High peaks, crystal clear waterfalls and a crazy amount of wild animals still enjoying their untouched habitats. If you are looking for adventure and you enjoy camping in the wild, then Romania should be your next destination. The country's beautiful and colorful architecture of most cities is in great contrast to the wild nature it has to offer. Since we heard a lot of stories about it, we wanted to see it with own eyes.
First stop: Timisoara
During our trip, we only had 5 days to explore and experience what Romania has to offer. Our starting point was Timisoara in the far-west of the Country, this non-touristic city is also called ‘’Little Vienna’’. The stately buildings date from both the Baroque and from the second half of the 19th century. Concentrated on a number of large boulevards and squares: the elongated Victory Square (Piaţa Victoriei) is closed on the south side by the largest Romanian orthodox cathedral of the country.
Since wild-camping is very common in Romania, we planned to do this for at least 2 nights in the nearby forests of Timisoara. The rest of the days we planned for transport and enjoying anything Timisoara had to offer.
The destination for our camping trip was ‘’Brebu Nou’’ a small village in the middle of the Semenic-Cheile National Park. To get there we took a train from Timisoara to Caransebes. From there we had to hitchhike because there was no public transport to Brebu Nou.
We experienced hitchhiking in Romania as very easy and many Locals do this on a daily base. When hitching a ride in Romania, you usually offer a small fee to the driver. Owning a car in Romania is quite expensive and since Public Transport is scarce, hitchhiking is by far the most popular way to get around the Country.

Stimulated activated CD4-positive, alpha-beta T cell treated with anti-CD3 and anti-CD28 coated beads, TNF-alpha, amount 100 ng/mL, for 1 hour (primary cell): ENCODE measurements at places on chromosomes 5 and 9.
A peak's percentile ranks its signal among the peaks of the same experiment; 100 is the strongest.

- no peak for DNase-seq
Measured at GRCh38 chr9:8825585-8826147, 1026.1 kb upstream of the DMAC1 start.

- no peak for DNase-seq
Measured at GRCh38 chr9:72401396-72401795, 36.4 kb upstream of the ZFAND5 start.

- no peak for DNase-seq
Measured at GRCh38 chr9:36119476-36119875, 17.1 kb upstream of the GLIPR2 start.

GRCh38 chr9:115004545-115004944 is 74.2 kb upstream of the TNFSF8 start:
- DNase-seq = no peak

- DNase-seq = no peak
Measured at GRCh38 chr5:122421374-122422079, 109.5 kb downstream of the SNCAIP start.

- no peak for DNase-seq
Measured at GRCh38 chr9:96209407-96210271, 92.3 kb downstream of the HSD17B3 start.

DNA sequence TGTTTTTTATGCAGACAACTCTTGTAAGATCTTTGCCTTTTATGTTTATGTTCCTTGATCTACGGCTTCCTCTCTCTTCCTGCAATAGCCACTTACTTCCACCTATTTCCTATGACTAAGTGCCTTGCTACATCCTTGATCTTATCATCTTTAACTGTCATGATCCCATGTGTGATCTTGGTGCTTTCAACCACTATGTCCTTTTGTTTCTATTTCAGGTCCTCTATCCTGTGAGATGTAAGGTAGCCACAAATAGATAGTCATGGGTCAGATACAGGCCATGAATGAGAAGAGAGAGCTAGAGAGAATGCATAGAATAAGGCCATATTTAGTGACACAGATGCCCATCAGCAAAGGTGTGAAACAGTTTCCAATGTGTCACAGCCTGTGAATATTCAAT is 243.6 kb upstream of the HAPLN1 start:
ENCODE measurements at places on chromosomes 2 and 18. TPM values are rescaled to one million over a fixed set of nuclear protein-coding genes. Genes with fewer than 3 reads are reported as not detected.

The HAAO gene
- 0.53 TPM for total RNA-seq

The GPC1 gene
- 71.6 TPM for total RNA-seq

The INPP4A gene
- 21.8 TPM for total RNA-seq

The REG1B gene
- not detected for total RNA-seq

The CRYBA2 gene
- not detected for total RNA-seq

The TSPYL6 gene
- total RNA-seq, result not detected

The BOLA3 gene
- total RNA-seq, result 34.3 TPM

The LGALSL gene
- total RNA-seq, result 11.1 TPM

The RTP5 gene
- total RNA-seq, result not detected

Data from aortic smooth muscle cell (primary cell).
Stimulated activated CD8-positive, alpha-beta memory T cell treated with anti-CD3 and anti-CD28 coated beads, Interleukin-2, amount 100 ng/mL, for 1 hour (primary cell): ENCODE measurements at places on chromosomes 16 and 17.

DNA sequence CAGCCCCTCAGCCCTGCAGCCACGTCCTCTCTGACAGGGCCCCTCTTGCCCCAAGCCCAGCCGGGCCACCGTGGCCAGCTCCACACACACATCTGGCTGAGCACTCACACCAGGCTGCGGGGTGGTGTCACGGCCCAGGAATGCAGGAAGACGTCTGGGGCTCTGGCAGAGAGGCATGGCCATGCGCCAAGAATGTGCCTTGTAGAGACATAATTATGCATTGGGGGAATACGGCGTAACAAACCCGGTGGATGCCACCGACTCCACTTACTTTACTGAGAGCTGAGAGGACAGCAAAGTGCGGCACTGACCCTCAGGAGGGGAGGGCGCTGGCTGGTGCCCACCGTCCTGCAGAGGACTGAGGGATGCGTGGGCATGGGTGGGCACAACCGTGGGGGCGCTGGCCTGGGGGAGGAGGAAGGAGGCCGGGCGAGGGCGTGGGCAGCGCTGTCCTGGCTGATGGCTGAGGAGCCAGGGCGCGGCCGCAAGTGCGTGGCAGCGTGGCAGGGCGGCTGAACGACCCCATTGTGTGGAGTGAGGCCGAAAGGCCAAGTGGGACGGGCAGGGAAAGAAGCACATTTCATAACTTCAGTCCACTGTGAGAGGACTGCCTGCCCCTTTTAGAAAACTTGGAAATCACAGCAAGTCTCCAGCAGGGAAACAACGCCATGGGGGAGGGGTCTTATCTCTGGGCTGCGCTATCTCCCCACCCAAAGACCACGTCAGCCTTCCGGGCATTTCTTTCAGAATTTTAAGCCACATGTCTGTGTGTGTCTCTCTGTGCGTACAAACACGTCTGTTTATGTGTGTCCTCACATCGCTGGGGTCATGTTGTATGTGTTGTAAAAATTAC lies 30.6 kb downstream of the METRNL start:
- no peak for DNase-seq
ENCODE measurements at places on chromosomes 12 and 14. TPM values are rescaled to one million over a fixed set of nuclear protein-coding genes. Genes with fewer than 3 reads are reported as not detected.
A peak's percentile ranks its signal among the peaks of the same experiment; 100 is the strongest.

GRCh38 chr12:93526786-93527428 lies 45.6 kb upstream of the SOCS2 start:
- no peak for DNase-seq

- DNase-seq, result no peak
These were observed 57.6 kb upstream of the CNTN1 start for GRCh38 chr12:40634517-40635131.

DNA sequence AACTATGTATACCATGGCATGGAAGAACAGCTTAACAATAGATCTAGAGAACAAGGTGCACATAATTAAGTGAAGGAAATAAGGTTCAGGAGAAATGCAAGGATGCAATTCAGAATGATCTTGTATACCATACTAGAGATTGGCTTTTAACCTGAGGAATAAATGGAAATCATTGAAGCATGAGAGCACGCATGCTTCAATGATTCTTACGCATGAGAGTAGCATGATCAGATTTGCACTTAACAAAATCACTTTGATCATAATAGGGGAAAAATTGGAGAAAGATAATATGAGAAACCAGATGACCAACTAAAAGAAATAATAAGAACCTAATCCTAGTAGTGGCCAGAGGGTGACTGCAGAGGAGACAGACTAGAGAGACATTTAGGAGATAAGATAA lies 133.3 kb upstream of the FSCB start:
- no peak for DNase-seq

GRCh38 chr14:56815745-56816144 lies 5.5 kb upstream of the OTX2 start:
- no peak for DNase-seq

Hitchin' a ride
In Caransebes, there even was a hitchhiking spot to where we were brought for free by a very friendly taxi driver. He noticed that we were hitching but that we were doing at the wrong spot in the city. After a city tour, we arrived at the hitching spot where we had to wait for our turn to get a lift.
Several rides later we arrived at Brebu Nou, dropped off at a small bar at the entrance of the Forest. We got invited for a beer and some whiskey by some elderly Romanians. We shared stories and they told us that they are spending most of their time with fishing now that they are pensioned. According to them, there was a Mountain Lake nearby, which was the perfect spot to camp for the night. A few beers later, we shook hands and went to the Lake.
Into the Wild
Although it is legal to camp in the wild in Romania, if a ranger comes by it can happen that you have to pay some kind of park-fee. According to our Romanian friends, this fee normally is around 8 Lei or if you met the ‘’right’’ Ranger, a can of cold beer.
A thing about Romania what not many people know is that 60% of all bears in Europe life in the Romanian Wilderness. So if you go camping, it is important to take some precautions before being bear dinner in the middle of the night. The best way to protect yourself is to use the ‘’Bearmuda Triangle-Rule’’.
Read more - Bear Encounter Precautions
Wild-camping was for us the best to experience Romania’s beautiful Nature. We put up our tent for 2 nights near the mountain lake in Brebu Nou. Besides having a tent, we had nothing else on us. So we made cooking equipment from stuff we found along the road and cooked our dinner on a camp fire we made. A truly amazing and special experience being so alone in the woods.
We really enjoyed Romania, beautiful cities, stunning nature and very friendly people. If you haven’t discovered this unbeaten beauty yet, do it quickly before it is overrun by hordes of tourists.
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